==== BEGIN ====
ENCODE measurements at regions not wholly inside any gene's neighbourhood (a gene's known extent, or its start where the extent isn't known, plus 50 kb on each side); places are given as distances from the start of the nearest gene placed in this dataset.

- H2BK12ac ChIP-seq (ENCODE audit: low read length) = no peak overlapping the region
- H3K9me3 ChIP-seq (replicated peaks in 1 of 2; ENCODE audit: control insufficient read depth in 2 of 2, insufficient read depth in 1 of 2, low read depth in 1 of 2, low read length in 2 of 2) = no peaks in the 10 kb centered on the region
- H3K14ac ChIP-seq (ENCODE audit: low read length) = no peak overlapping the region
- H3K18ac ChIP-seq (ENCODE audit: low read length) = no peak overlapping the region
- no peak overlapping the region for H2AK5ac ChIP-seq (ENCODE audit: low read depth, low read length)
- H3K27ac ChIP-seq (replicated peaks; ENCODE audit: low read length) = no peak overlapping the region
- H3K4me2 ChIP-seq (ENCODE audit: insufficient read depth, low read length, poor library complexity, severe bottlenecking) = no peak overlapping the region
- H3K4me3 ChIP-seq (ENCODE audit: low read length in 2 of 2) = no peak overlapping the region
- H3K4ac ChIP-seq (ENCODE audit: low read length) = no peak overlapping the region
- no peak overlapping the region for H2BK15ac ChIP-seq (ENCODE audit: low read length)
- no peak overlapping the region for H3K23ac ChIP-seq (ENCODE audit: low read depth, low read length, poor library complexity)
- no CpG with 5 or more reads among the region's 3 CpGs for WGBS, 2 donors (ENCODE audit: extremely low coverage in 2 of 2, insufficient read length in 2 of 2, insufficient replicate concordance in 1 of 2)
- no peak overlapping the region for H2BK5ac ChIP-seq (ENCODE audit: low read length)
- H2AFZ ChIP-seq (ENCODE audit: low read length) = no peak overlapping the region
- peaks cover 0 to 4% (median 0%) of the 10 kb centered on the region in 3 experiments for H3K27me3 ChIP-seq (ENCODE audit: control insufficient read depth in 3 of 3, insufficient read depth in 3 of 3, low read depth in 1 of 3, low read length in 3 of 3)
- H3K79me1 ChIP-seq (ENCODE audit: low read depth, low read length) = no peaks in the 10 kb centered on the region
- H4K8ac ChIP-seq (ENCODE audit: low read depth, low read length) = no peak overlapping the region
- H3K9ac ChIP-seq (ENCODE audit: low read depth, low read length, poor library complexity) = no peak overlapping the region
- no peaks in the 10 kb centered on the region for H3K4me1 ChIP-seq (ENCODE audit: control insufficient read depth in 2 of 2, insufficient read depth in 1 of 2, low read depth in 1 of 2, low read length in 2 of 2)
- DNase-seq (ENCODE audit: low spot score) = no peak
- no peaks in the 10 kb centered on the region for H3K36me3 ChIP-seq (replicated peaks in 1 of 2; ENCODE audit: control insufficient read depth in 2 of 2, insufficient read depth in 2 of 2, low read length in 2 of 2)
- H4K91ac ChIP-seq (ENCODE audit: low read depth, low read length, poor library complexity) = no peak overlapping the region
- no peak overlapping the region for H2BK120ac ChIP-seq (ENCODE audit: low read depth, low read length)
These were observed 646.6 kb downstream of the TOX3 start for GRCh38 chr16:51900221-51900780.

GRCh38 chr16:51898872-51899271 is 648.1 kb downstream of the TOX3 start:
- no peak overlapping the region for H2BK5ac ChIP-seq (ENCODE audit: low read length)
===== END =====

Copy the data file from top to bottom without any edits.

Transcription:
ENCODE measurements at regions not wholly inside any gene's neighbourhood (a gene's known extent, or its start where the extent isn't known, plus 50 kb on each side); places are given as distances from the start of the nearest gene placed in this dataset.

- H2BK12ac ChIP-seq (ENCODE audit: low read length) = no peak overlapping the region
- H3K9me3 ChIP-seq (replicated peaks in 1 of 2; ENCODE audit: control insufficient read depth in 2 of 2, insufficient read depth in 1 of 2, low read depth in 1 of 2, low read length in 2 of 2) = no peaks in the 10 kb centered on the region
- H3K14ac ChIP-seq (ENCODE audit: low read length) = no peak overlapping the region
- H3K18ac ChIP-seq (ENCODE audit: low read length) = no peak overlapping the region
- no peak overlapping the region for H2AK5ac ChIP-seq (ENCODE audit: low read depth, low read length)
- H3K27ac ChIP-seq (replicated peaks; ENCODE audit: low read length) = no peak overlapping the region
- H3K4me2 ChIP-seq (ENCODE audit: insufficient read depth, low read length, poor library complexity, severe bottlenecking) = no peak overlapping the region
- H3K4me3 ChIP-seq (ENCODE audit: low read length in 2 of 2) = no peak overlapping the region
- H3K4ac ChIP-seq (ENCODE audit: low read length) = no peak overlapping the region
- no peak overlapping the region for H2BK15ac ChIP-seq (ENCODE audit: low read length)
- no peak overlapping the region for H3K23ac ChIP-seq (ENCODE audit: low read depth, low read length, poor library complexity)
- no CpG with 5 or more reads among the region's 3 CpGs for WGBS, 2 donors (ENCODE audit: extremely low coverage in 2 of 2, insufficient read length in 2 of 2, insufficient replicate concordance in 1 of 2)
- no peak overlapping the region for H2BK5ac ChIP-seq (ENCODE audit: low read length)
- H2AFZ ChIP-seq (ENCODE audit: low read length) = no peak overlapping the region
- peaks cover 0 to 4% (median 0%) of the 10 kb centered on the region in 3 experiments for H3K27me3 ChIP-seq (ENCODE audit: control insufficient read depth in 3 of 3, insufficient read depth in 3 of 3, low read depth in 1 of 3, low read length in 3 of 3)
- H3K79me1 ChIP-seq (ENCODE audit: low read depth, low read length) = no peaks in the 10 kb centered on the region
- H4K8ac ChIP-seq (ENCODE audit: low read depth, low read length) = no peak overlapping the region
- H3K9ac ChIP-seq (ENCODE audit: low read depth, low read length, poor library complexity) = no peak overlapping the region
- no peaks in the 10 kb centered on the region for H3K4me1 ChIP-seq (ENCODE audit: control insufficient read depth in 2 of 2, insufficient read depth in 1 of 2, low read depth in 1 of 2, low read length in 2 of 2)
- DNase-seq (ENCODE audit: low spot score) = no peak
- no peaks in the 10 kb centered on the region for H3K36me3 ChIP-seq (replicated peaks in 1 of 2; ENCODE audit: control insufficient read depth in 2 of 2, insufficient read depth in 2 of 2, low read length in 2 of 2)
- H4K91ac ChIP-seq (ENCODE audit: low read depth, low read length, poor library complexity) = no peak overlapping the region
- no peak overlapping the region for H2BK120ac ChIP-seq (ENCODE audit: low read depth, low read length)
These were observed 646.6 kb downstream of the TOX3 start for GRCh38 chr16:51900221-51900780.

GRCh38 chr16:51898872-51899271 is 648.1 kb downstream of the TOX3 start:
- no peak overlapping the region for H2BK5ac ChIP-seq (ENCODE audit: low read length)